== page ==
California Justice Under Determinate Sentencing : A Review and Agenda For Research

by Albert J. Lipson, Mark A. Peterson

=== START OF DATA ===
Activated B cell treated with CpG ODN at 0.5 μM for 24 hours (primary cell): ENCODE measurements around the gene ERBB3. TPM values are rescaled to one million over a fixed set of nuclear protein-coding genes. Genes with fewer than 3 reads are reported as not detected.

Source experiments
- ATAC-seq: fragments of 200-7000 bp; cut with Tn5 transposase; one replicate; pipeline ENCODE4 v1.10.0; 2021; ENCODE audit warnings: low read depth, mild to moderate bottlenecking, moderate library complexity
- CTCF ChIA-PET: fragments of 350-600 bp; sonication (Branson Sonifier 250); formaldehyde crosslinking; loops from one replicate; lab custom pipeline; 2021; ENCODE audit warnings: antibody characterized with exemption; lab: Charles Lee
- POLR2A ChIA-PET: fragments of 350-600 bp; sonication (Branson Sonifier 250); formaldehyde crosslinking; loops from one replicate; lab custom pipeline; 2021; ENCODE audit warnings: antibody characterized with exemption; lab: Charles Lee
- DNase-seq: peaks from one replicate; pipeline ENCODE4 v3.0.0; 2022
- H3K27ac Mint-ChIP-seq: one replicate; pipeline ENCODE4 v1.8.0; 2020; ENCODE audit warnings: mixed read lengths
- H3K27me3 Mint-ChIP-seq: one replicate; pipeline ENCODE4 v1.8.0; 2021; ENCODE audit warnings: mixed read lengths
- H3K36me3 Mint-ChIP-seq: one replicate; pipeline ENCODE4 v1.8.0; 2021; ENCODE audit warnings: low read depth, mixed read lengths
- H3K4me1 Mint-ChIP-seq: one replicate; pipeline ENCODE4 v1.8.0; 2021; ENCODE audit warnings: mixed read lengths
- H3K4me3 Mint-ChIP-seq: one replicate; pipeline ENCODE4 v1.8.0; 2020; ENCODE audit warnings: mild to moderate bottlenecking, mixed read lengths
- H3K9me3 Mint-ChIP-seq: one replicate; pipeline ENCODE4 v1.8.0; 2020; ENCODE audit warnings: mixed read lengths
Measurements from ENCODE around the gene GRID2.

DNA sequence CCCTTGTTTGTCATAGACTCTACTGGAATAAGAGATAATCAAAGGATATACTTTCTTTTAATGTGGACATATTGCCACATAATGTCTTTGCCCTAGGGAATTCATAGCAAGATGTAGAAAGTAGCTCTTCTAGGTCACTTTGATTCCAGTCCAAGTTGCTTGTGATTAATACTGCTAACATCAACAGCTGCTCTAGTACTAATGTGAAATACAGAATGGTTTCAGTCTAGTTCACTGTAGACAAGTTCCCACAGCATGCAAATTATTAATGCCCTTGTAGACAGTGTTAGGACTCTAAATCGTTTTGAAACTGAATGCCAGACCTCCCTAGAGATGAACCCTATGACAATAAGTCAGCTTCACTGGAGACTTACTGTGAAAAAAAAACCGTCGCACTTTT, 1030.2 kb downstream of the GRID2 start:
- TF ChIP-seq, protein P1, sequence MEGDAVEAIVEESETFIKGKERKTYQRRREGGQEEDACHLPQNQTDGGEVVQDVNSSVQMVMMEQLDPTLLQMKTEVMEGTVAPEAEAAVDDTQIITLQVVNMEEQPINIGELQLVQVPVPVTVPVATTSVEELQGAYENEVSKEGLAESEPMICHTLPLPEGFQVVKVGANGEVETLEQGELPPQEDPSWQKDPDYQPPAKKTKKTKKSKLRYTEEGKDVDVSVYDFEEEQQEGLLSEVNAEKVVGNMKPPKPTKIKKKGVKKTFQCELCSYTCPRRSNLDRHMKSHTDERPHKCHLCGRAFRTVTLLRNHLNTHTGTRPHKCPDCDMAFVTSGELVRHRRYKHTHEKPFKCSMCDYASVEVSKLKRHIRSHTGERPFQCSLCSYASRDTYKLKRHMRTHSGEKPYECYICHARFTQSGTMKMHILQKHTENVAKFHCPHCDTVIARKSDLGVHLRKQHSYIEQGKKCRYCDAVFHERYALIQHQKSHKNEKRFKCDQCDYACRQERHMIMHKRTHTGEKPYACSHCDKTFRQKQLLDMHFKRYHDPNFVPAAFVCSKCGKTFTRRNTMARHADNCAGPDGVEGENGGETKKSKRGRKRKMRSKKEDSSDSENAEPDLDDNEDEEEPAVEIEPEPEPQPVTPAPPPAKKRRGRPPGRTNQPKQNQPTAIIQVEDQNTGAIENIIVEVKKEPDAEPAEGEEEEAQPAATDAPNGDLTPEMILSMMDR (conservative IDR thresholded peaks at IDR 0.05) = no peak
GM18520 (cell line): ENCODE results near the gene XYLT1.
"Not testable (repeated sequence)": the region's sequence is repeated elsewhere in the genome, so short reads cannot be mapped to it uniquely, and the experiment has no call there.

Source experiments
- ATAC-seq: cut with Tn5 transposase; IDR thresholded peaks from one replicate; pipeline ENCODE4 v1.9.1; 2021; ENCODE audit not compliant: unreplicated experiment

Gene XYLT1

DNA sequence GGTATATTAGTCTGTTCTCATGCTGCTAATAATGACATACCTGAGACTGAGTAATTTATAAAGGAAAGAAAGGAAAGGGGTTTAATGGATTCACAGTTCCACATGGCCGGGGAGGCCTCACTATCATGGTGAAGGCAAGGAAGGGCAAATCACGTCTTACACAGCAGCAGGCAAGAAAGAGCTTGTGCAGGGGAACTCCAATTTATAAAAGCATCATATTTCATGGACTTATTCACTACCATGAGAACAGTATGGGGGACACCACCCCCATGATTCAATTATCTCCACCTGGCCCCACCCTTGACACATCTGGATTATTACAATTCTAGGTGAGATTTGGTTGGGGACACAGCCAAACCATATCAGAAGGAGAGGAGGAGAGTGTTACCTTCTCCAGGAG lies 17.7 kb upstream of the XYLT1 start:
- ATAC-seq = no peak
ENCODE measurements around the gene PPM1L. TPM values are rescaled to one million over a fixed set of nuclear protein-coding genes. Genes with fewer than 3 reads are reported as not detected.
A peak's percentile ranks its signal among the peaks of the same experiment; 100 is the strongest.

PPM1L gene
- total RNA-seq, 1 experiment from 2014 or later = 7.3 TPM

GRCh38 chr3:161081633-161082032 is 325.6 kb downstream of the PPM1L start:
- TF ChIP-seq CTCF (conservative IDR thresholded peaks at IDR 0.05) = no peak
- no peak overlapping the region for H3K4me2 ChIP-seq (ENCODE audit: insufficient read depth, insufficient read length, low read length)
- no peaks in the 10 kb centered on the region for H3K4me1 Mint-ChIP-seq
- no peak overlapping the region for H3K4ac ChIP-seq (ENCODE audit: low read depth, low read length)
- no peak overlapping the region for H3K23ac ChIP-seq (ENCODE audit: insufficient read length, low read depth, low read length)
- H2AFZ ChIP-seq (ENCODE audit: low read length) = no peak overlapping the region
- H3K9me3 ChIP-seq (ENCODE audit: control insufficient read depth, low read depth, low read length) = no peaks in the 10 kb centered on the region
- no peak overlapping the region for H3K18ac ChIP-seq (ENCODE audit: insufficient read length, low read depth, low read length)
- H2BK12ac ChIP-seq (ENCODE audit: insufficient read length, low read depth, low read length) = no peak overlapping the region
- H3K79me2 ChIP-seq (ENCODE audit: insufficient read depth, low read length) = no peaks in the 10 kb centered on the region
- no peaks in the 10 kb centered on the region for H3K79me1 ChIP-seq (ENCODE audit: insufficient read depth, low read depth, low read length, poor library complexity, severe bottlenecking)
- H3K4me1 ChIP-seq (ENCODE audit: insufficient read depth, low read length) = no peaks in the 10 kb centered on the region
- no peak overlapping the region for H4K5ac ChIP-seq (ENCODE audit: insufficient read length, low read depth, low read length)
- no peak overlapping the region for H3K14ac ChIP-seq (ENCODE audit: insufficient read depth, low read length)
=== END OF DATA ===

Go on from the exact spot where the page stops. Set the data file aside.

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A collection of information about what has happened in California since the determinate sentencing law substantially changed courtroom procedures for determining sentences and set a policy designed to assure more just, uniform sentencing practices. The state legislature has assumed direct control of sentencing, establishing definite terms for specified crimes. Judges determine the length of prison terms by selecting among defined ranges and state reasons for selected sentences. The Adult Authority and Women's Board was eliminated and replaced with the Community Release Board which reviews sentencing disparity. One result has been a sharp increase in the commitment rate to prison; between 1977 and 1978 there was a 12 percent increase in the felon population in prison. Proposals for further research include studies of the central role of the legislature in criminal sentencing; correctional programs and security; court implementation of sentencing policy; and the effects of prosecutorial discretion.

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